“Black Panther,” the newly released Marvel production, is excellent. At a sold-out opening-night showing (the movie is poised to break all sorts of box-office records), the extremely young, extremely excited audience clapped and cheered throughout. Yet good or bad (happily, very good), it still would have been accurate to state the following: Black Panther is a triumph.
The first superhero movie to feature an almost entirely black ensemble cast is a grand success in a year already full of victories for the representation of people of colour in art, media and public life. From the Houston-trained Nigerian bobsled team to the diverse casting of the Ava DuVernay- directed A Wrinkle in Time to the swearing in of the most racially diverse Congress in history, people of colour have celebrated. These advances are worthy of outsize commemoration — regardless of what the critics think. The unexpected result of the 2016 election was seen by many — by many white people, especially — as a sign that “identity” had run its course as a force in America. The Democrats focused on race and failed to gain the presidency. Today, aren’t we all Americans? Can’t we finally be colour-blind? Isn’t taking note of race a losing game?
Since then, this rejection of “identity” — usually by those whose identity remains the American default — has morphed into general annoyance whenever the question of race appears to get undue prominence in any discussion. It would be a travesty to make biracial actress Meghan Markle’s engagement to Prince Harry “all about race,” the thinking goes. The excitement about Marvel’s groundbreakingly Africa-centric production? Completely overblown. In fact, such triumphs — and these two examples are triumphs, for the people involved and for society as a whole — are worth celebrating particularly because they have to do with race. Identity is not dead, as the incredibly identitarian Trump administration has made quite clear. Because of, and in spite of, an increasingly divided racial climate, the representation of people of colour in broader spaces matters.
This cannot be understated. Imagination shapes belief, and belief shapes action. The ways in which we are encouraged to imagine ourselves shape what we believe we can become. And, of course, what we believe shapes who we are. It does matter that a little black girl can now more easily imagine herself a princess. It is powerful that a young black man has the opportunity to see himself as a king or a superhero — not just as a villain or a criminal. By historical default, most presidents and chief executives, movie stars and models, Olympians and directors, have been white. But for the rest of us, seeing ourselves in such roles for the first time can be a shock, a delight and an inspiration. Michelle Obama observed as much, after the National Portrait Gallery’s unveiling of the official portraits of the former president and first lady: Barack Obama was painted by Kehinde Wiley, Michelle Obama by Amy Sherald. The artists who painted the first African-Americans in the White House were themselves the first African-Americans ever commissioned to paint official presidential portraits.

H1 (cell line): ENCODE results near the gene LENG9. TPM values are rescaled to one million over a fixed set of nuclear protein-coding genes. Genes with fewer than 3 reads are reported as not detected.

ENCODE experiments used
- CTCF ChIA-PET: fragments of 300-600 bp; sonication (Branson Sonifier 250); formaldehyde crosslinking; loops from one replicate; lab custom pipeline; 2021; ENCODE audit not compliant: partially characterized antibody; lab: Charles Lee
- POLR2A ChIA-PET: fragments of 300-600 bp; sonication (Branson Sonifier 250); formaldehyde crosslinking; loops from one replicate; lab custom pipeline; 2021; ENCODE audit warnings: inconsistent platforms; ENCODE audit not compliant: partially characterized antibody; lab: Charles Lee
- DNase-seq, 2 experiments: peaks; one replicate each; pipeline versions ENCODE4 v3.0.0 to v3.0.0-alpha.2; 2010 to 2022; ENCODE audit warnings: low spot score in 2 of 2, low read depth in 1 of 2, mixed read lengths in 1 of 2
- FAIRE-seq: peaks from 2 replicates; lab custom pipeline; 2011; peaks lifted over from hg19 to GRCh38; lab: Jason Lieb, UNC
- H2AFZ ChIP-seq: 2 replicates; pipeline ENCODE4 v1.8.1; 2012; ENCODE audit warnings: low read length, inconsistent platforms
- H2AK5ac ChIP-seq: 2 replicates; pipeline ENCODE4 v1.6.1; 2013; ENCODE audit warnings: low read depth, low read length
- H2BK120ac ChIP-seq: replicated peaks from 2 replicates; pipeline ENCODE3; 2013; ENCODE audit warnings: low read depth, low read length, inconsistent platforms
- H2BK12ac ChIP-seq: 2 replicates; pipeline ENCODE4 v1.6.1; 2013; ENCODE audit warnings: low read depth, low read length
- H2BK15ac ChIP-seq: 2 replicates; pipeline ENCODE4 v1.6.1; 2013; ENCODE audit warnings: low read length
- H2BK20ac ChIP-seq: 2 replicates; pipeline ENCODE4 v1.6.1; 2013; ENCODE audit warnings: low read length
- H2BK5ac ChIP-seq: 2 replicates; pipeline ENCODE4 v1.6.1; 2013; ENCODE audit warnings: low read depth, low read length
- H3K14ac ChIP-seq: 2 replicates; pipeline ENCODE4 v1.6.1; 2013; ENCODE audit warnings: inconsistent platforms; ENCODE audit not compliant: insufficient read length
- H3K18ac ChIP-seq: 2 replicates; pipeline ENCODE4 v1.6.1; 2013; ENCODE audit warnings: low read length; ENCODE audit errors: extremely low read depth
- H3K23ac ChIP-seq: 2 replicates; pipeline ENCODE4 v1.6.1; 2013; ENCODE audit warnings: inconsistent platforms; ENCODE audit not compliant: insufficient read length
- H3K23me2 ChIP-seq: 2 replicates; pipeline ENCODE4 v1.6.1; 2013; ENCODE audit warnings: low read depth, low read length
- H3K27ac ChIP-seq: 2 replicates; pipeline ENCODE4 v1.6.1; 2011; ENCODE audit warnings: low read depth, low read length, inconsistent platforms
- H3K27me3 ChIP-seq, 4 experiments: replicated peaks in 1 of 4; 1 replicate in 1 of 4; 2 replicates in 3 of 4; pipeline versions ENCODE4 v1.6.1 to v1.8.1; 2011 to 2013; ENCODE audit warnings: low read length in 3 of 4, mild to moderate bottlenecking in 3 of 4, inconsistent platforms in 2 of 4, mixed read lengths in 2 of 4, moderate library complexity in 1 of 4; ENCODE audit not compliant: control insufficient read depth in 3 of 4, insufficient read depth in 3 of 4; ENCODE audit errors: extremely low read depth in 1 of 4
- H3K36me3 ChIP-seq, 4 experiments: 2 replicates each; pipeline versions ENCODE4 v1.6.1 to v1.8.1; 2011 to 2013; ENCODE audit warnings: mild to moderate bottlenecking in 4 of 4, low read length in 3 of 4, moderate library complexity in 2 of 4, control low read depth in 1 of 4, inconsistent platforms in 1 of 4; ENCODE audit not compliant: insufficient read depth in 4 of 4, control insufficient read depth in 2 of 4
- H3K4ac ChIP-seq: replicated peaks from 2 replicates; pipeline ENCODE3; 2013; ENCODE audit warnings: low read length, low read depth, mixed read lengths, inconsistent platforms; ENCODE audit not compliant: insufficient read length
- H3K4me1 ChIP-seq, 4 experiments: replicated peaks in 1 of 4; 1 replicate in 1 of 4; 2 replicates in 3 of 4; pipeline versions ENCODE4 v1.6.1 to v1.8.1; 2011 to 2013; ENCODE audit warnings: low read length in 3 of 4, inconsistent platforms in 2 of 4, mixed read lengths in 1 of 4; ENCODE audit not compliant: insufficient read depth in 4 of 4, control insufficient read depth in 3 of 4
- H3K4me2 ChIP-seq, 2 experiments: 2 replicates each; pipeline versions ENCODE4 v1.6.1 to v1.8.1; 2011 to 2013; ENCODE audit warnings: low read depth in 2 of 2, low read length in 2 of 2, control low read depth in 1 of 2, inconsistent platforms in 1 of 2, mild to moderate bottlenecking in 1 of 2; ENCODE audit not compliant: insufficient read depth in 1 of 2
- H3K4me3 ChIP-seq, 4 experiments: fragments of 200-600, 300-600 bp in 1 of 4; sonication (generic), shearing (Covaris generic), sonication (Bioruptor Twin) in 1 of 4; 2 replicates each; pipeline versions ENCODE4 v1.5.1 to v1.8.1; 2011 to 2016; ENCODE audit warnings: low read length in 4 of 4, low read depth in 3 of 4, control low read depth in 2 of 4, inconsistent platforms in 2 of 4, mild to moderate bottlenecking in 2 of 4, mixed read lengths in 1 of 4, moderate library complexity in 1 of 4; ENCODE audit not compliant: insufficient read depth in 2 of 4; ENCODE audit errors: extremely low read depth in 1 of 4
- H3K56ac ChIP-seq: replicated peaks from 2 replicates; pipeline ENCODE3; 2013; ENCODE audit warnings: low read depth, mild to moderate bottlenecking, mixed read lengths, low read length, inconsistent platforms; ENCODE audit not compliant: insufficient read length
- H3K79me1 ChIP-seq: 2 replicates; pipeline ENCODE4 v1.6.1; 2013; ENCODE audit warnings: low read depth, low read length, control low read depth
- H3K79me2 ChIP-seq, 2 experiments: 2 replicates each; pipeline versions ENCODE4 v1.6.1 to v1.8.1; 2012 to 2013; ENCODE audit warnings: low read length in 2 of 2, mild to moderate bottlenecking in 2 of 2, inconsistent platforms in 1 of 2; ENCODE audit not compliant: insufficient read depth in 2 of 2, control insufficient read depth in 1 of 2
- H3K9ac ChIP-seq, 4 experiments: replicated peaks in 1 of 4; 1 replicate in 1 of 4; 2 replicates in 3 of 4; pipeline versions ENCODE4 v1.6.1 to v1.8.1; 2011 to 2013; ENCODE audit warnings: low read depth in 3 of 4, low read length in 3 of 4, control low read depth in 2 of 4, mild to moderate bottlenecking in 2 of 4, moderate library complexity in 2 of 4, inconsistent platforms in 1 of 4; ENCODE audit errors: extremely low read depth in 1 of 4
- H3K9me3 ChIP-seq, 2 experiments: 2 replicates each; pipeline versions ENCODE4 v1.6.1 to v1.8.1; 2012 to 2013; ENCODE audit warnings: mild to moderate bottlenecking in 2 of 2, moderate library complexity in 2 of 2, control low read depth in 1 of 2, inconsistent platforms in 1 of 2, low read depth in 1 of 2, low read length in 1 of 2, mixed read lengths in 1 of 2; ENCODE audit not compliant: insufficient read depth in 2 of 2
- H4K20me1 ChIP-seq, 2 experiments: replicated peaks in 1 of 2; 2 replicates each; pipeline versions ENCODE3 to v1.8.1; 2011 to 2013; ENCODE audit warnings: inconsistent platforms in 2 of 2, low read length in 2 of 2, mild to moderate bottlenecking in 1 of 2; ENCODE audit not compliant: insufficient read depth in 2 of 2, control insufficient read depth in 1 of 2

On Instagram, Michelle Obama wrote: “As a young girl, even in my wildest dreams, I never could have imagined this moment. . . . This is all a little bit overwhelming, especially when I think about all of the young people who will visit the National Portrait Gallery and see this, including so many young girls and young girls of colour who don’t often see their images displayed in beautiful and iconic ways. I am so proud to help make that kind of history.” That this kind of history is only now being made reflects the unfortunate truth that this level of representation is still new. Perhaps the greater triumph to come will be making such instances commonplace. Is it this prospect that causes the dismissive critics such discomfort? The election of one black president was shock enough to cause a resurgence of white-supremacist groups across the United States. As more faces of colour become visible in formerly unchallenged spaces, whether as state leaders or leading ladies, the more our country’s narratives of white superiority and black inferiority are turned on their heads. The more normal it is to see people of colour in spaces of power, the harder it will be to sustain the assumptions - and justify policies - that enforce America’s greatest and most terrifying fiction: that there must always be someone to look down upon, that people of colour must necessarily be second class. The destruction of that notion will be the greatest triumph of all.
— Washington Post
Christine Emba is an opinion columnist and editor for The Post.